Trump’s Favorite COVID Adviser Just Quit

Scott Atlas, a fan of herd immunity and a critic of lockdowns, has left the building.
White House coronavirus adviser Dr. Scott Atlas at the White House on Election Day, Tuesday, Nov. 3, 2020, in Washington. (AP Photo/Alex Brandon)​
White House coronavirus adviser Dr. Scott Atlas at the White House on Election Day, Tuesday, Nov. 3, 2020, in Washington. (AP Photo/Alex Brandon)

Dr. Scott Atlas, the White House coronavirus task force adviser who has promoted the concept of herd immunity and criticized lockdowns and mask mandates, stepped down from his role in the outgoing administration Monday. 

Atlas joined the task force in August after being heavily featured in conservative media attacking COVID restrictions, and during his time on the task force he frequently clashed with Dr. Anthony Fauci, who has favored using public health measures to combat the pandemic rather than allowing it to overwhelm the entire country. 


Atlas delivered his resignation letter to President Donald Trump on Monday and later posted it to Twitter. Atlas was nearing the end of a 130-day window in which he could serve as a special government employee, according to CNN.

In his resignation letter Atlas said during his time with the White House the task force “identified and illuminated early on the harms of prolonged lockdowns, including that they create massive physical health losses and psychological distress, destroy families, and damage our children.”

"I sincerely wish the new team all the best as they guide the nation through these trying, polarized times," Atlas wrote, presumably referencing the incoming administration of President-elect Joe Biden. 

COVID-19 may have been in the U.S. earlier than previously known

A new government study of blood donations published Monday suggested that COVID-19 “may have been present in the United States in mid-December of last year, rather than January as previously believed.”

The study looked at more than 7,000 blood donations made between December 17, 2019 and January 13 of this year, and found that 39 donations made from California, Washington, and Oregon contained coronavirus antibodies “as early as December 13-16.”

The Chinese government first admitted that it was treating a rash of pneumonia cases of an unknown origin in Wuhan in late December, and in January said it was a new virus.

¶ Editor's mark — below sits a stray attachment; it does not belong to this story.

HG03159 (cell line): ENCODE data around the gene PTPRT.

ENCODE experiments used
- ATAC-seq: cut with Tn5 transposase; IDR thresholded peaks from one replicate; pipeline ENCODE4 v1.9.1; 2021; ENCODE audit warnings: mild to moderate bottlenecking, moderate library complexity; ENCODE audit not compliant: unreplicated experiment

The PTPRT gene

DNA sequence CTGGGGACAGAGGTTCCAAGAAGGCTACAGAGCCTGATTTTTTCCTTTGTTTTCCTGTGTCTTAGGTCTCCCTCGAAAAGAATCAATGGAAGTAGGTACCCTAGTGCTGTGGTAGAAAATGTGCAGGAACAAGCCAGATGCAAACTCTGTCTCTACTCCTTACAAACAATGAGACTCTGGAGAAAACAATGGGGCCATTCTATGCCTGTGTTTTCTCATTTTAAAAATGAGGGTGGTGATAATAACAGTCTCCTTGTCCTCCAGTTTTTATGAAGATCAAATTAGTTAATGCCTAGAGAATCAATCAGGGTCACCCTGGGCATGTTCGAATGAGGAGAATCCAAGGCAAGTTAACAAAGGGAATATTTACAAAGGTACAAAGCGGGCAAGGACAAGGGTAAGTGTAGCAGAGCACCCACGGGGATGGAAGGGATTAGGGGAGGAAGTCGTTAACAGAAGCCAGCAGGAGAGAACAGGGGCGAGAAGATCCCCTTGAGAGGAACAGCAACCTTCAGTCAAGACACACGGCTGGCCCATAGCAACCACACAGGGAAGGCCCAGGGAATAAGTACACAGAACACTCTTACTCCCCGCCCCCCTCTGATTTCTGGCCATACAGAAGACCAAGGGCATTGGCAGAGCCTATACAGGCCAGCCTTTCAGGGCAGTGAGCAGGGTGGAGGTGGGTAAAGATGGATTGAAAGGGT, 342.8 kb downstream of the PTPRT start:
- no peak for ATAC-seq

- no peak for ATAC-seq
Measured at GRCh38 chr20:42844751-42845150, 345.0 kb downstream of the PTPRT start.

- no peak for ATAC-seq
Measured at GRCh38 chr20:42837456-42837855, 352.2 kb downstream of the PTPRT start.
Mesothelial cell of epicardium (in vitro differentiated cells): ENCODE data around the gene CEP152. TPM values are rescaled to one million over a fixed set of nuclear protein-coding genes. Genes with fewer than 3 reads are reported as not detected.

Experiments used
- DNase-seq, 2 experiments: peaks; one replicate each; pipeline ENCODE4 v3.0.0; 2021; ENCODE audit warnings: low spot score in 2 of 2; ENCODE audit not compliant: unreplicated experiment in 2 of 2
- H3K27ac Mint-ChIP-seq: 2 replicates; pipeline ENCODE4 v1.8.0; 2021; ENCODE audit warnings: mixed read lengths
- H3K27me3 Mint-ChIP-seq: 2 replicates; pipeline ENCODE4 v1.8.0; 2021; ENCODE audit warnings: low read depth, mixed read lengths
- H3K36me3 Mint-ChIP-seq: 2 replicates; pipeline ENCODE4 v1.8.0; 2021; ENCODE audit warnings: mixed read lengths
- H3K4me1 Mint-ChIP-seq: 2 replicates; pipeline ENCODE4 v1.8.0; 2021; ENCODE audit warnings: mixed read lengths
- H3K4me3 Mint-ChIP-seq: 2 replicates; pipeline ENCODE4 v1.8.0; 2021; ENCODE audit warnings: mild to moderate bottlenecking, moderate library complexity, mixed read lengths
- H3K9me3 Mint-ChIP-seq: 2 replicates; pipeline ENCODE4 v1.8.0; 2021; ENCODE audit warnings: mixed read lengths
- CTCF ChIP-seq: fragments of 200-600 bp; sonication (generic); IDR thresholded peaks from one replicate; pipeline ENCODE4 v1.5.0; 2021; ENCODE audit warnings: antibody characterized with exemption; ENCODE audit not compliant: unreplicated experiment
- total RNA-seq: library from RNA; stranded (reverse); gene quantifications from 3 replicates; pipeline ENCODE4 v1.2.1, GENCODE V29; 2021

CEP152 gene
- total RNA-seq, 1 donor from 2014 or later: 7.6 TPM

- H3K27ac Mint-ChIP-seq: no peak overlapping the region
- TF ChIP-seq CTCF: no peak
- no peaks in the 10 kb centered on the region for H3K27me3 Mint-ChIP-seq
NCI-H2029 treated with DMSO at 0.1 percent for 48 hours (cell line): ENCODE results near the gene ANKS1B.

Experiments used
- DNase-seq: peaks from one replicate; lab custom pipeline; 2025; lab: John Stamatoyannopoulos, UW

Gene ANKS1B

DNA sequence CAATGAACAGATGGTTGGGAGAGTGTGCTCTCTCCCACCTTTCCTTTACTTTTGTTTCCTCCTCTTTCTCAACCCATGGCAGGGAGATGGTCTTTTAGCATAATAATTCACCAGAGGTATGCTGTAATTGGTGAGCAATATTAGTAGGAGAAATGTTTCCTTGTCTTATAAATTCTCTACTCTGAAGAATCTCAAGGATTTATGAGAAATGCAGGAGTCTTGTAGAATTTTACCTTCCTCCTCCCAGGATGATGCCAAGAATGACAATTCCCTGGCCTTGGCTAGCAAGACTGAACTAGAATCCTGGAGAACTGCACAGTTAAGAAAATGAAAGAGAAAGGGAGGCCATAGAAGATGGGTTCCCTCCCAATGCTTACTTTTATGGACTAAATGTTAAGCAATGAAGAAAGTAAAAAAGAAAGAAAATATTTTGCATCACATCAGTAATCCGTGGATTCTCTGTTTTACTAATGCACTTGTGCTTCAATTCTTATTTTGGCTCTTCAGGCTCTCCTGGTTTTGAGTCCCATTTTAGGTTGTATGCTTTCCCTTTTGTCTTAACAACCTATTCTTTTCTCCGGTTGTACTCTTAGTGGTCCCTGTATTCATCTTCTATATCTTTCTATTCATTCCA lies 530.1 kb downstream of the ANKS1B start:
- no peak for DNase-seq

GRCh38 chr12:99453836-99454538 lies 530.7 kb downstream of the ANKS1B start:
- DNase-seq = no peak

Despite the evidence that the virus was in the United States earlier than previously known, the authors stressed that “widespread community transmission was not likely until late February.” The first case in the U.S. was confirmed on January 21 in Washington from a man who had recently returned from a trip to Asia that included a trip to Wuhan, and the first case of local transmission—meaning an infection in someone who hadn’t traveled overseas—was confirmed by the Centers for Disease Control and Prevention on February 26.

Since then, 13.5 million people in the U.S. have been infected and more than 268,000 have died, according to Johns Hopkins University

The report also trumpeted the use of blood donations to study the virus, saying it will “inform allocation of resources and public health prevention interventions to mitigate morbidity and mortality associated with COVID-19.”

The CDC will issue guidance on who should get the vaccine first

With the rollout of the first vaccine doses potentially coming as soon as this month, a CDC advisory panel will meet today to issue recommendations on who should be prioritized to receive the vaccine. 

The CDC’s Advisory Committee on Immunization Practices will discuss the “allocation of initial supplies” of the vaccine Tuesday in Atlanta and then vote on recommendations. Healthcare workers and residents of long-term care facilities are expected to be at the top of the list, based on discussions at a meeting of the same committee last month. The committee has also indicated that essential workers, elderly people, and people with underlying medical conditions could follow. 

While the CDC is issuing recommendations, state and territorial governments will ultimately decide how to roll out their vaccines. Currently, local governments have been given just $200 million total by Congress to roll out the largest and most urgent immunization program in the history of the country.   

Pfizer submitted an application to the FDA for emergency use approval for its vaccine last month, and Moderna did the same Monday. Both companies have said their vaccines were around 95% effective in large-scale clinical trials, and Moderna has claimed that its vaccine was 100% effective in preventing serious cases of the disease.